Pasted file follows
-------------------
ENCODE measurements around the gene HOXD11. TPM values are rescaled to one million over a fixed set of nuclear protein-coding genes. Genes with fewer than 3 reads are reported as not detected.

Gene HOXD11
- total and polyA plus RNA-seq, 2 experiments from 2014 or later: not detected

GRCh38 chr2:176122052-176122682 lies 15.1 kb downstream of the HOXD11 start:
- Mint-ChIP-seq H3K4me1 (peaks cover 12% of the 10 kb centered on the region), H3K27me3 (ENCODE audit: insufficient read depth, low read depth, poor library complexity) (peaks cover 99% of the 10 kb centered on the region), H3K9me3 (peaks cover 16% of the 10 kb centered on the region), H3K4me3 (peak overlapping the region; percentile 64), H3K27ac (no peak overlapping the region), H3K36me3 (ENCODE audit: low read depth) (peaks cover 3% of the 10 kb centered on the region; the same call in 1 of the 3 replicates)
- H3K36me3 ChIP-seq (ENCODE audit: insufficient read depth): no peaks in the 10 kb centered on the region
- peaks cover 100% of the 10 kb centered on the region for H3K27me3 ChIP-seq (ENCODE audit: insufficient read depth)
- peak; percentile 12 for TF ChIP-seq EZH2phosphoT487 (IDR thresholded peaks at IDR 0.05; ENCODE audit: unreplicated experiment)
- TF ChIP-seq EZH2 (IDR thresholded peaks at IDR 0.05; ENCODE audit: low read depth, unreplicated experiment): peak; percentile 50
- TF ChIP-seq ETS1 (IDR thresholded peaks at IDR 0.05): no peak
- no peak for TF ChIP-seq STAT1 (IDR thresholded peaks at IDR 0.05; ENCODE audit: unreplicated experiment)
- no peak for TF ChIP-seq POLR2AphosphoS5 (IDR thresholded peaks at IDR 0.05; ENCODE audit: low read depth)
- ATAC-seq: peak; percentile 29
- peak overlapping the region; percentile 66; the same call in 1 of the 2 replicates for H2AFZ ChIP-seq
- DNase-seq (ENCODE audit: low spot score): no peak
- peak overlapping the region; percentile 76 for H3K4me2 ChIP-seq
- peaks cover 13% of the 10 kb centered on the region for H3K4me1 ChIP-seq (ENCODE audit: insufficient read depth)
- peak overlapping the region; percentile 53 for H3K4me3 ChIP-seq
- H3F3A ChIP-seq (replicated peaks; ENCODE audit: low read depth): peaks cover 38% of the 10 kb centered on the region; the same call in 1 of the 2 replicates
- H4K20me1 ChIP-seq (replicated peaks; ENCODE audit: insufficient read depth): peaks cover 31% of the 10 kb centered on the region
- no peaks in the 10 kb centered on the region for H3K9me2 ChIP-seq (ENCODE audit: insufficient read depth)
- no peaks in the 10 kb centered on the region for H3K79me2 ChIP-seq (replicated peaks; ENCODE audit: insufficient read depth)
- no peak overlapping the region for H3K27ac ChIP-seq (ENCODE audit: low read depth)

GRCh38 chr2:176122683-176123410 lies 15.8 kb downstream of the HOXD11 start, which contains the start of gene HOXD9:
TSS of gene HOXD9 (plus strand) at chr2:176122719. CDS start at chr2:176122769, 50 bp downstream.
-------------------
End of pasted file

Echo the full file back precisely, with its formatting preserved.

ENCODE measurements around the gene HOXD11. TPM values are rescaled to one million over a fixed set of nuclear protein-coding genes. Genes with fewer than 3 reads are reported as not detected.

Gene HOXD11
- total and polyA plus RNA-seq, 2 experiments from 2014 or later: not detected

GRCh38 chr2:176122052-176122682 lies 15.1 kb downstream of the HOXD11 start:
- Mint-ChIP-seq H3K4me1 (peaks cover 12% of the 10 kb centered on the region), H3K27me3 (ENCODE audit: insufficient read depth, low read depth, poor library complexity) (peaks cover 99% of the 10 kb centered on the region), H3K9me3 (peaks cover 16% of the 10 kb centered on the region), H3K4me3 (peak overlapping the region; percentile 64), H3K27ac (no peak overlapping the region), H3K36me3 (ENCODE audit: low read depth) (peaks cover 3% of the 10 kb centered on the region; the same call in 1 of the 3 replicates)
- H3K36me3 ChIP-seq (ENCODE audit: insufficient read depth): no peaks in the 10 kb centered on the region
- peaks cover 100% of the 10 kb centered on the region for H3K27me3 ChIP-seq (ENCODE audit: insufficient read depth)
- peak; percentile 12 for TF ChIP-seq EZH2phosphoT487 (IDR thresholded peaks at IDR 0.05; ENCODE audit: unreplicated experiment)
- TF ChIP-seq EZH2 (IDR thresholded peaks at IDR 0.05; ENCODE audit: low read depth, unreplicated experiment): peak; percentile 50
- TF ChIP-seq ETS1 (IDR thresholded peaks at IDR 0.05): no peak
- no peak for TF ChIP-seq STAT1 (IDR thresholded peaks at IDR 0.05; ENCODE audit: unreplicated experiment)
- no peak for TF ChIP-seq POLR2AphosphoS5 (IDR thresholded peaks at IDR 0.05; ENCODE audit: low read depth)
- ATAC-seq: peak; percentile 29
- peak overlapping the region; percentile 66; the same call in 1 of the 2 replicates for H2AFZ ChIP-seq
- DNase-seq (ENCODE audit: low spot score): no peak
- peak overlapping the region; percentile 76 for H3K4me2 ChIP-seq
- peaks cover 13% of the 10 kb centered on the region for H3K4me1 ChIP-seq (ENCODE audit: insufficient read depth)
- peak overlapping the region; percentile 53 for H3K4me3 ChIP-seq
- H3F3A ChIP-seq (replicated peaks; ENCODE audit: low read depth): peaks cover 38% of the 10 kb centered on the region; the same call in 1 of the 2 replicates
- H4K20me1 ChIP-seq (replicated peaks; ENCODE audit: insufficient read depth): peaks cover 31% of the 10 kb centered on the region
- no peaks in the 10 kb centered on the region for H3K9me2 ChIP-seq (ENCODE audit: insufficient read depth)
- no peaks in the 10 kb centered on the region for H3K79me2 ChIP-seq (replicated peaks; ENCODE audit: insufficient read depth)
- no peak overlapping the region for H3K27ac ChIP-seq (ENCODE audit: low read depth)

GRCh38 chr2:176122683-176123410 lies 15.8 kb downstream of the HOXD11 start, which contains the start of gene HOXD9:
TSS of gene HOXD9 (plus strand) at chr2:176122719. CDS start at chr2:176122769, 50 bp downstream.